Tuesday, February 10, 2009

Air Travel Rant ירידה על חברות התעופה

Picked up this gem from EgyptianZipper*:

“I refuse to fly, and it has nothing to do with fear. It has to do with hassle. I do not want anyone going through my personal belongings at the airport. I do not want anyone patting me down or otherwise touching my body. I do not want anyone telling me to take my shoes off.

Then there is the little matter of airlines leaving their aircraft on the tarmac for six or eight hours, with no food, water, or access to restrooms for the passengers. The airlines should be sued for this and charged criminally with false imprisonment.”

I’ll add that what other industry besides the airlines takes your money with absolutely no guarantees to get you where you’re going when they say they will? i.e., “We’re cancelling / bumping you from your flight. Ooops! Sorry you missed your mother’s funeral. Nope, no refund. That was a non-refundable ticket.”

And don’t get me started on how you’re treated if and when you do actually manage to use your ticket: They herd you like cattle into a box where get to you sit for 10+ hours. OK; not their fault. But must the captain get on the PA and announce the altitude and the fact that the duty-free carts will now be trawling the aisles “for your shopping convenience”? And must they wake me up at 01:00 origin time to feed me a meat meal “because we want to transition you into destination time”? Can you say “paternalistic”?

How about just shutting up and letting me sleep and feeding me a nice, light, non-meat meal at a reasonable hour, and letting me decide when and if I want to transition into destination time? You’ve already got my money; it can’t possibly cost you anything to leave me in peace.

It's finally happened: "The surge in oil prices, a sinking dollar, and sagging Western economies have left commercial aviation on its knees…In the past six months, at least a dozen commercial airlines have failed, while others have been forced to ground planes, raise fares, cut jobs, and consider mergers as oil prices have climbed to record levels.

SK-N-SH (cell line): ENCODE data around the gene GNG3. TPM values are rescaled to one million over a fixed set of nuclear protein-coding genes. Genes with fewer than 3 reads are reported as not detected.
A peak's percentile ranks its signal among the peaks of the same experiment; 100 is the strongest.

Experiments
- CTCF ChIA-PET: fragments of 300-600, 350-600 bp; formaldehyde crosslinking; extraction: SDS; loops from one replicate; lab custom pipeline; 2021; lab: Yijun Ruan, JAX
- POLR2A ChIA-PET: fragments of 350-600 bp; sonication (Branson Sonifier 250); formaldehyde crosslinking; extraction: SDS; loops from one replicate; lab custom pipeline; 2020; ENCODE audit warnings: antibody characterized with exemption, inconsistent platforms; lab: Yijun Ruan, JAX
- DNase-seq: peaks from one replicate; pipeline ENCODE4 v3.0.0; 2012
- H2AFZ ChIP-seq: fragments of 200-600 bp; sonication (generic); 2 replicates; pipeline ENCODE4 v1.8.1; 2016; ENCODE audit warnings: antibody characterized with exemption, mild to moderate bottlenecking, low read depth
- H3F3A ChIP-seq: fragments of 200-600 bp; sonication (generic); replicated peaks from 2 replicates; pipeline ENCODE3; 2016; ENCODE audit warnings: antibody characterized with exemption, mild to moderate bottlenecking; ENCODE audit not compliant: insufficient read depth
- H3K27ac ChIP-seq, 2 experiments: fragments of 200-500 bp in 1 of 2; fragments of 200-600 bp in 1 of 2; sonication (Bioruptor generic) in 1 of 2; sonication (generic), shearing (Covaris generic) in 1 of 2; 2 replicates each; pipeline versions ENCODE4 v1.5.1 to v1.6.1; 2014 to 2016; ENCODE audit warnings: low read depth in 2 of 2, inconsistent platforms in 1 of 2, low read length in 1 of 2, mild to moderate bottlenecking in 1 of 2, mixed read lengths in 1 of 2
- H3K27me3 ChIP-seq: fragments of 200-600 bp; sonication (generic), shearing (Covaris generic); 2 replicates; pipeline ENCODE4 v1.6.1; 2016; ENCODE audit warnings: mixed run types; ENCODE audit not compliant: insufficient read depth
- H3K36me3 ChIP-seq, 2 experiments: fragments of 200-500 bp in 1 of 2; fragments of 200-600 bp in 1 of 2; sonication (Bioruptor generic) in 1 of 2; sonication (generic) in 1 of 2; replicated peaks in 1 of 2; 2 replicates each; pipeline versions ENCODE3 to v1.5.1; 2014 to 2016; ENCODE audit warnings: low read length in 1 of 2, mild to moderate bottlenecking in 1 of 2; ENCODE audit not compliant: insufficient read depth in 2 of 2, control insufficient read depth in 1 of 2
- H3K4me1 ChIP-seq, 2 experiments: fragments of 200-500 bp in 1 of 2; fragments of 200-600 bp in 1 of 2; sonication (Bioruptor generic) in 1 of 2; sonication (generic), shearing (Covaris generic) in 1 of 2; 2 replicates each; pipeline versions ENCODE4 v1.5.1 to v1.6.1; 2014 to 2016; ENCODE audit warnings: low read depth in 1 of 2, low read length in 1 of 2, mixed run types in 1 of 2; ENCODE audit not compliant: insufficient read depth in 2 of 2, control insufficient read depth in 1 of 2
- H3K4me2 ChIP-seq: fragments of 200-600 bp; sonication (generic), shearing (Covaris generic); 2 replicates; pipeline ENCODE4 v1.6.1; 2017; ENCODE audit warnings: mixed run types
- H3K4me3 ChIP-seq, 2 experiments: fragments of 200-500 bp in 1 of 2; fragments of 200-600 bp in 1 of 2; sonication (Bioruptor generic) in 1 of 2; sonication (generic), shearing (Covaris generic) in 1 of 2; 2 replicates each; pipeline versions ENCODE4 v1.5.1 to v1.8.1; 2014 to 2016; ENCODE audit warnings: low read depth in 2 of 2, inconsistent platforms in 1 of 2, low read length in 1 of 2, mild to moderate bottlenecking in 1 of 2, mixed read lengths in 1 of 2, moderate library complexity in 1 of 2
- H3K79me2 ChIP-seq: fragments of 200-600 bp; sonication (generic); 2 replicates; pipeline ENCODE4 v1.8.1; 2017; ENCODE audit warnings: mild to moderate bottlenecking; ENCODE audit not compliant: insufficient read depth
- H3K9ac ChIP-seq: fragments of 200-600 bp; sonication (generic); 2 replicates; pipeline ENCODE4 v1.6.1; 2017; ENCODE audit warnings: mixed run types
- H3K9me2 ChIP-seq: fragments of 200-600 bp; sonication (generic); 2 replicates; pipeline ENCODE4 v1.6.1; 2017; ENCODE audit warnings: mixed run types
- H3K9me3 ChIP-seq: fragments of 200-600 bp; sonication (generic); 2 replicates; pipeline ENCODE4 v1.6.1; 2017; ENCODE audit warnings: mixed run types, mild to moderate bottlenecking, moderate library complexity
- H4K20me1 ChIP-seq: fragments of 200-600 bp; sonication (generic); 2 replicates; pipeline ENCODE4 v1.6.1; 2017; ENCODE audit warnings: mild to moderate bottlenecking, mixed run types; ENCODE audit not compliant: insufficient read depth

We’re scraping the bottom of the (oil) well, as has been predicted since I was born. What I don’t get is: Instead of casting about for alternative fuels a la “algae; halophytes, a group of salt-tolerant plants; and jatropha curcas, a bush native to Central America that can grow in poor soils” -- most of which won’t be commercially viable for years, if ever―and circulating e-mails like the one I got explaining how the common consumer can bring down fuel prices by boycotting Exxon ― why are consumers / travelers / drivers and airlines alike not scrambling to be the first to do the obvious: bring back rail travel?

Americans in particular ― who “moved on past” trains circa World War II and, imagining them to be passé, haven’t looked back ― should be demanding the resurgence of rail travel.
How many times have you heard someone say how sick and tired they are of the airlines? Of the waiting in ever-lengthening lines at ever-more-annoying security checks (the efficacy of which seem not to increase with their complexity)? Of the prohibitive cost of fares? Of the airlines’ bullying tactics (or what they no doubt refer to as “strategy” or “policy”) of Bumping, Cancellations, and Delays (BCD)?

When will we (and Americans especially) wake up and smell the coffee regarding the overwhelming advantages of 21st-century rail travel? Instead of the never-ending remodeling that seems to be taking place in every existing airport (Pardon Us While We Serve You Better!), those same airports could be adapted for use as train stations.

Not only would it remove most of the hassle from long-distance travel (it certainly couldn’t be more of a hassle), once you’re on board―comfort! You can actually get up and walk around! Even sleep! Eat without your elbows plastered to your sides. And use the bathroom―whenever you need to, without climbing over four other passengers. Another plus: no turbulence; no airsickness.

While it might not be quite as rapid as air travel, think about the frazzled nerves that are now an integral feature of the latter: the luggage that got waylaid…the passengers that got waylaid…need we say any more? Once we’ve adjusted our expectations in terms of the timing of our travels, I predict that we’ll leave air travel in the dust and never look back. Who’ll pick up the gauntlet? Airlines? Entrepreneurs? Anyone out there listening?

*another fellow Carolyn Hax commentator

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